ACORE’s Fight for Competitive Power Markets – In Ohio and Across the Nation

  • Tyler Stoff

July 30, 2019
By Tyler Stoff


Beyond climate considerations, renewable energy is also the smart financial choice. Renewables are now the cheapest source of new electricity across much of the country,[1] and famously business-friendly states like Texas now see wind power generation exceed generation from coal.[2] The greatest threat to renewable energy is no longer claims of cost inefficacy, but rather policy barriers to economic deployment. In Washington, D.C. and in states across the nation, ACORE is working to promote a level playing field in power markets and prevent bailouts of uneconomic resources as some policymakers try to prop up antiquated and expensive coal and nuclear plants at taxpayer and ratepayer expense.

The most recent example comes from the State of Ohio. On July 23, the Buckeye State passed House Bill 6 (HB 6), a multi-million dollar bailout of uneconomic coal and nuclear plants that E&E News notes “aligns with an agenda advanced by the coal industry, President Trump and his political allies.”[3] ACORE engaged with Ohio early and participated as part of a broad coalition that helped steer this legislation away from its worst possible outcome, preserving a portion of the state’s Renewable Portfolio Standard (RPS) and eliminating an onerous referendum process targeted exclusively at the wind industry.

Ohio State House & Capitol Building
Ohio State House and Capitol Building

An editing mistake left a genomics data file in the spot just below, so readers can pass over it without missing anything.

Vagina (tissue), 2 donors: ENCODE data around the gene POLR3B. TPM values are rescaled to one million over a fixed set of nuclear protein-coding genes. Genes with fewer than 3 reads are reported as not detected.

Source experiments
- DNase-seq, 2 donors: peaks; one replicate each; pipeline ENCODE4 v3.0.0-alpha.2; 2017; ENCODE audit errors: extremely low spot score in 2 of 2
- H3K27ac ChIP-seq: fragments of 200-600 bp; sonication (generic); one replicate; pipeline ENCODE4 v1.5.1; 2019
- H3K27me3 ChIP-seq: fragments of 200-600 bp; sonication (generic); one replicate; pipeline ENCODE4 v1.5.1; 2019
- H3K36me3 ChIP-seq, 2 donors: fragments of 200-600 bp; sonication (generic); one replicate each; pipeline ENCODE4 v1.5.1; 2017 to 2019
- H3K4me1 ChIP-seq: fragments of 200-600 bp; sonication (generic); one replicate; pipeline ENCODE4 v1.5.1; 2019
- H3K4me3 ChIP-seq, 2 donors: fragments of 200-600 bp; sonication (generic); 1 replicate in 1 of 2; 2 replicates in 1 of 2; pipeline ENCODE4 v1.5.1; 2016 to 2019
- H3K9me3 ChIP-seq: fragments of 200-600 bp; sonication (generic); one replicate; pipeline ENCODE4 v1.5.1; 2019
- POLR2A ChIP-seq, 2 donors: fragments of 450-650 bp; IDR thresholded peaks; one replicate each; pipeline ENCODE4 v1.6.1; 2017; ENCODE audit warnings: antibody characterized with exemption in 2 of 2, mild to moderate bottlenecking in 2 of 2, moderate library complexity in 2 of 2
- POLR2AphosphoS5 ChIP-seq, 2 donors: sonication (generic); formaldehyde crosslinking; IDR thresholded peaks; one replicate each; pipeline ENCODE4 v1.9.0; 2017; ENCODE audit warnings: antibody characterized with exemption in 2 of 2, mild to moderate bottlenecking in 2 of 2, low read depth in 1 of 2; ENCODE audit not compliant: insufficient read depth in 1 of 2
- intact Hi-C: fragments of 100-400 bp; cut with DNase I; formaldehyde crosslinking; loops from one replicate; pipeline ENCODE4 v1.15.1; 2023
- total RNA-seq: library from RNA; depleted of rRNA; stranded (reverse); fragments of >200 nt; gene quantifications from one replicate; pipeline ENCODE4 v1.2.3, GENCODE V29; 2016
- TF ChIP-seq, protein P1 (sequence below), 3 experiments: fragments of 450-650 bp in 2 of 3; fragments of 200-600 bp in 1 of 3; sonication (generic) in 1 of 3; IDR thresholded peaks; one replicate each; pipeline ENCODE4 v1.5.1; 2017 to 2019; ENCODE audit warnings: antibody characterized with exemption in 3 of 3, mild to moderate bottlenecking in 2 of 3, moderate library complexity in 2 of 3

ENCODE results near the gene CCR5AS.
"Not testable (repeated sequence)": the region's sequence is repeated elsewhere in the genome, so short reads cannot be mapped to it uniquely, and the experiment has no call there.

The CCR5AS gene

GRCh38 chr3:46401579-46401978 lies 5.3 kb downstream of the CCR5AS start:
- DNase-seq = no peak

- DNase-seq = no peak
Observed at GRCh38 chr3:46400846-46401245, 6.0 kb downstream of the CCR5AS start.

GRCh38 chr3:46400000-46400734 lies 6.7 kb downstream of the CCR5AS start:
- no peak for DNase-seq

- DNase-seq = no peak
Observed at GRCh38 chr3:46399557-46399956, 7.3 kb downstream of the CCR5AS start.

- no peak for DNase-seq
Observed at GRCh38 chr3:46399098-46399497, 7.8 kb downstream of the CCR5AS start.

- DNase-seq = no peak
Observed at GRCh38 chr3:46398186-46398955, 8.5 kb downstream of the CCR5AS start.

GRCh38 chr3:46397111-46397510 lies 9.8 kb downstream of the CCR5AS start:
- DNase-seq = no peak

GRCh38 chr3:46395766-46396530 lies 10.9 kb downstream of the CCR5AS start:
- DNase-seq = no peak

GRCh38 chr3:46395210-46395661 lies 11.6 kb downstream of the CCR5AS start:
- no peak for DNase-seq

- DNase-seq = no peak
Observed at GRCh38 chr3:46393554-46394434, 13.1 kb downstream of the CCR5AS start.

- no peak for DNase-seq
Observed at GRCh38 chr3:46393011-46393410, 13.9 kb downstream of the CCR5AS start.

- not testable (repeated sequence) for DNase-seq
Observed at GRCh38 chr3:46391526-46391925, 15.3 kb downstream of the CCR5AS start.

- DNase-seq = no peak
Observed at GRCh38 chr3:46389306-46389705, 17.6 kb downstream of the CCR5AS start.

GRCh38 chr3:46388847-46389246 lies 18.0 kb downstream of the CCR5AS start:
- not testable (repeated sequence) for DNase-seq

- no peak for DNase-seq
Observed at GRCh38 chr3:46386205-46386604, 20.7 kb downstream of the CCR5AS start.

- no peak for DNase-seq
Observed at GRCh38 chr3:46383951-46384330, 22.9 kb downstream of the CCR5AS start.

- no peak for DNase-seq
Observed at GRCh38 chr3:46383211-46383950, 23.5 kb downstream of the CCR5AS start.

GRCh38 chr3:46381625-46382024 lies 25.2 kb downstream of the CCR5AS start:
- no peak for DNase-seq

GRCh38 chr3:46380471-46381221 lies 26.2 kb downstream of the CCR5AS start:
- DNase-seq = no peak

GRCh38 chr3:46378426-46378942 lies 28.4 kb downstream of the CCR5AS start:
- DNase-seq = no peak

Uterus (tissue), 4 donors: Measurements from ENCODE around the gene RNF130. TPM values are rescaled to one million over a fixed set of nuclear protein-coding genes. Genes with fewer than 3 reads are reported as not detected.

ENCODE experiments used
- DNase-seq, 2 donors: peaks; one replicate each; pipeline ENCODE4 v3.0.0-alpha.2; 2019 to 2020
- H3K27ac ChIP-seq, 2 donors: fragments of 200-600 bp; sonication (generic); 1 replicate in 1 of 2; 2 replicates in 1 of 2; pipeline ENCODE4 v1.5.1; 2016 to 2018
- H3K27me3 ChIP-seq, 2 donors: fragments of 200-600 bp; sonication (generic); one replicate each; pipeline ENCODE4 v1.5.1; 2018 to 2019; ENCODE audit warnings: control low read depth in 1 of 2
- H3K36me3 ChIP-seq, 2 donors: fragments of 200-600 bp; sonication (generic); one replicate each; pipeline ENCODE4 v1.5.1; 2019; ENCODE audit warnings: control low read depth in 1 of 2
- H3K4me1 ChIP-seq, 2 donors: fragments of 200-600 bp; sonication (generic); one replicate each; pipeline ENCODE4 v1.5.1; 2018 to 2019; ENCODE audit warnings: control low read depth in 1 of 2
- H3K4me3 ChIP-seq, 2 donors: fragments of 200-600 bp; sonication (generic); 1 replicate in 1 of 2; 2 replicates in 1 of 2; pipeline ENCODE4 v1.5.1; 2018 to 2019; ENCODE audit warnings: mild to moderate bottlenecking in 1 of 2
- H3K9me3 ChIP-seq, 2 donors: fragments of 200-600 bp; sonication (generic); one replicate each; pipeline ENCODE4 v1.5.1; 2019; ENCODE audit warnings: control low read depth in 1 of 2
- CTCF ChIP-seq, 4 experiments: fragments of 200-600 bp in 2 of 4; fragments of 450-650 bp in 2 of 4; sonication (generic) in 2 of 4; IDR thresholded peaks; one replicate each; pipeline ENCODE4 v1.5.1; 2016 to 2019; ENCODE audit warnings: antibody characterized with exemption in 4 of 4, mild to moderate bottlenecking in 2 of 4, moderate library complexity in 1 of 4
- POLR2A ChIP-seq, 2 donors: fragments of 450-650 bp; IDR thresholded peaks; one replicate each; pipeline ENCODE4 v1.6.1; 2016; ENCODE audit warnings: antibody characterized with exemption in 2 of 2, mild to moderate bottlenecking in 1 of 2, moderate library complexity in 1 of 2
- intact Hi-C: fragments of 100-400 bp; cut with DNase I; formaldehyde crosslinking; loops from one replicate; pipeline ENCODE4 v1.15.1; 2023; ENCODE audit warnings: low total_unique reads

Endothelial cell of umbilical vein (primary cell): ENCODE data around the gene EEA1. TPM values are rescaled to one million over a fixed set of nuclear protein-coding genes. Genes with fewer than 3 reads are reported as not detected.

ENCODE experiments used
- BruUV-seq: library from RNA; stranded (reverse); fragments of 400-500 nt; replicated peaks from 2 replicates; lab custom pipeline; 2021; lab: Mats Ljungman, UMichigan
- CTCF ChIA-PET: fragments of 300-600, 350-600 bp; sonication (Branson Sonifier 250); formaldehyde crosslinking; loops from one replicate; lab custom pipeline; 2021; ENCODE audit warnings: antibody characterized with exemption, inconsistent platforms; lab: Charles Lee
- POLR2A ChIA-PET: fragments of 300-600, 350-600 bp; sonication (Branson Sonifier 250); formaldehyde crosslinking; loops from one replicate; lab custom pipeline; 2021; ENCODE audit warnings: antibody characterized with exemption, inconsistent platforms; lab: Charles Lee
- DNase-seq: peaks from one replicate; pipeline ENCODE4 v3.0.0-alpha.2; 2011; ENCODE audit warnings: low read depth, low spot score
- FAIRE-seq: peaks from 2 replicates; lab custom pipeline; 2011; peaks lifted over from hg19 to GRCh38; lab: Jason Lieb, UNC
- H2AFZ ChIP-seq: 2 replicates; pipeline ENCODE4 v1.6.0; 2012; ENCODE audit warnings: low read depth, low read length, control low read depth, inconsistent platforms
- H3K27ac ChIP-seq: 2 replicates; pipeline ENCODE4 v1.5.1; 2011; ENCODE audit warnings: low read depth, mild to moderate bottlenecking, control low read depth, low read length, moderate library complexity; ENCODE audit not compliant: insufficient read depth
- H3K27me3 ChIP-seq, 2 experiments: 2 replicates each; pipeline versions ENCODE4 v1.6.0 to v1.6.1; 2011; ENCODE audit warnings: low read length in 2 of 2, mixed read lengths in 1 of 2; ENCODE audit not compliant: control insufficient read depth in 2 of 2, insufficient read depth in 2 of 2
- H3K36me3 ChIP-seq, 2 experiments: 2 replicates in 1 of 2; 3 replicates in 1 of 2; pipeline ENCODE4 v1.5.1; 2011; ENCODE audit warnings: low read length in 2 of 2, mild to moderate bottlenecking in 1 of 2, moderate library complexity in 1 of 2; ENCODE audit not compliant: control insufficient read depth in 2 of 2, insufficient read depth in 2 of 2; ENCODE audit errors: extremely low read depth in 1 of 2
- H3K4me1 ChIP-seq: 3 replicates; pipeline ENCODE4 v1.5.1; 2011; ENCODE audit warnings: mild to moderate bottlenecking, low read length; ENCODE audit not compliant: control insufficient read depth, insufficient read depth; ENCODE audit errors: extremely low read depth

ACORE first began its work in Ohio in 2016 as the dire economic implications of the state’s restrictive wind farm setback law became apparent. With subsequent testimony and policymaker outreach in 2017 and 2018, ACORE highlighted the degree to which Ohio’s unusually restrictive requirements for wind farm-property line distance prevented wind from competing in the Buckeye State on an equal footing with other generation resources, a restriction that lost the state over $2 billion in wind investment.

In 2017, ACORE’s fight for fair and competitive power markets went national as the Trump Administration attempted to subsidize the continued operation of uneconomic coal and nuclear power plants under the guise of resilience and national security.[4] After sustained and active opposition from ACORE and its allies throughout 2017, the Trump bailout initiative was defeated in a unanimous vote of the Federal Energy Regulatory Commission (FERC) on January 8, 2018.

ACORE then turned its attention to the FERC’s 2018 Minimum Offer Price Rule (MOPR) proceeding on PJM capacity market reforms, which could set an artificial price in the market for future power supply that would undercut state renewable energy policies and prevent renewables from out-competing more expensive generation. ACORE convened multiple stakeholder meetings and filed formal comments on the MOPR proceeding, which remains unresolved to this day.

Which brings us back to Ohio’s HB 6, signed into law by Governor DeWine on July 23, 2019. While ACORE and its allies were able to achieve a partial victory in beating back provisions that would have eliminated the state RPS and established an unfair township referendum process that discriminated against wind development, HB 6 will nevertheless charge ratepayers millions of dollars a year in fees to subsidize uneconomic coal and nuclear power plants that otherwise could not compete in Ohio’s electricity marketplace.

Despite the passage of HB 6, renewables are still the nation’s fastest growing source of private sector infrastructure investment. Already, nearly 10,000 Ohioans are employed at renewable energy facilities, with wind energy in Ohio alone contributing over $7.6 million annually to local taxes and $7 million to landowners. Moreover, Ohio has excellent transmission facilities to efficiently move renewable energy within the state and across the PJM market system, a common limitation ACORE works to address nationally.

With smart, market-oriented policy instead of backward, costly bailouts, Ohio and the nation at large can continue unleashing substantial private sector investment, providing consumers low electricity rates and the pollution-free renewable power they deserve.